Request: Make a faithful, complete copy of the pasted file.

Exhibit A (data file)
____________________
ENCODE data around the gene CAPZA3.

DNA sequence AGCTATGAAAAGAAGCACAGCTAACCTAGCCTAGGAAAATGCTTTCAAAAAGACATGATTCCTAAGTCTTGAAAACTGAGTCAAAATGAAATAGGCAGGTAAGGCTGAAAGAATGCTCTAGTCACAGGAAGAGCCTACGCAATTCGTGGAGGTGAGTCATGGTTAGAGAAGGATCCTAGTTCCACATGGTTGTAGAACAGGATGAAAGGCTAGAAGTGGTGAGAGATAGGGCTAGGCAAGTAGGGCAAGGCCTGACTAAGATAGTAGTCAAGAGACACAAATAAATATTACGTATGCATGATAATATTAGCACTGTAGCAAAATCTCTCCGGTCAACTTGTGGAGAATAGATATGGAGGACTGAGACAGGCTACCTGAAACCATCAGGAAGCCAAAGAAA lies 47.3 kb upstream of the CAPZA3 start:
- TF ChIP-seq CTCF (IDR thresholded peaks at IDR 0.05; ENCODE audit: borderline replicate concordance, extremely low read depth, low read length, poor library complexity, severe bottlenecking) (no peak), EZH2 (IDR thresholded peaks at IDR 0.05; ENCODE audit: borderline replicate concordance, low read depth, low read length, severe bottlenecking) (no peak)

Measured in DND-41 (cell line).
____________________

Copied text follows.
ENCODE data around the gene CAPZA3.

DNA sequence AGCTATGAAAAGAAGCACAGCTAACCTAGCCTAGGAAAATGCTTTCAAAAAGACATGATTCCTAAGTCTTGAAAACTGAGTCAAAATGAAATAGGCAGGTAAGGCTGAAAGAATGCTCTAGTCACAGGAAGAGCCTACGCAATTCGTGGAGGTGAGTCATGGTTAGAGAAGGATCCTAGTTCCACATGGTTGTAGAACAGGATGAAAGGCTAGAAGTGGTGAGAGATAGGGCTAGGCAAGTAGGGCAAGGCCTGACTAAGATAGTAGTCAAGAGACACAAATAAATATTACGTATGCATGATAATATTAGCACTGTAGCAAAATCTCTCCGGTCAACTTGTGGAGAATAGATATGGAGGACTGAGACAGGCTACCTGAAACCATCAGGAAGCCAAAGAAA lies 47.3 kb upstream of the CAPZA3 start:
- TF ChIP-seq CTCF (IDR thresholded peaks at IDR 0.05; ENCODE audit: borderline replicate concordance, extremely low read depth, low read length, poor library complexity, severe bottlenecking) (no peak), EZH2 (IDR thresholded peaks at IDR 0.05; ENCODE audit: borderline replicate concordance, low read depth, low read length, severe bottlenecking) (no peak)

Measured in DND-41 (cell line).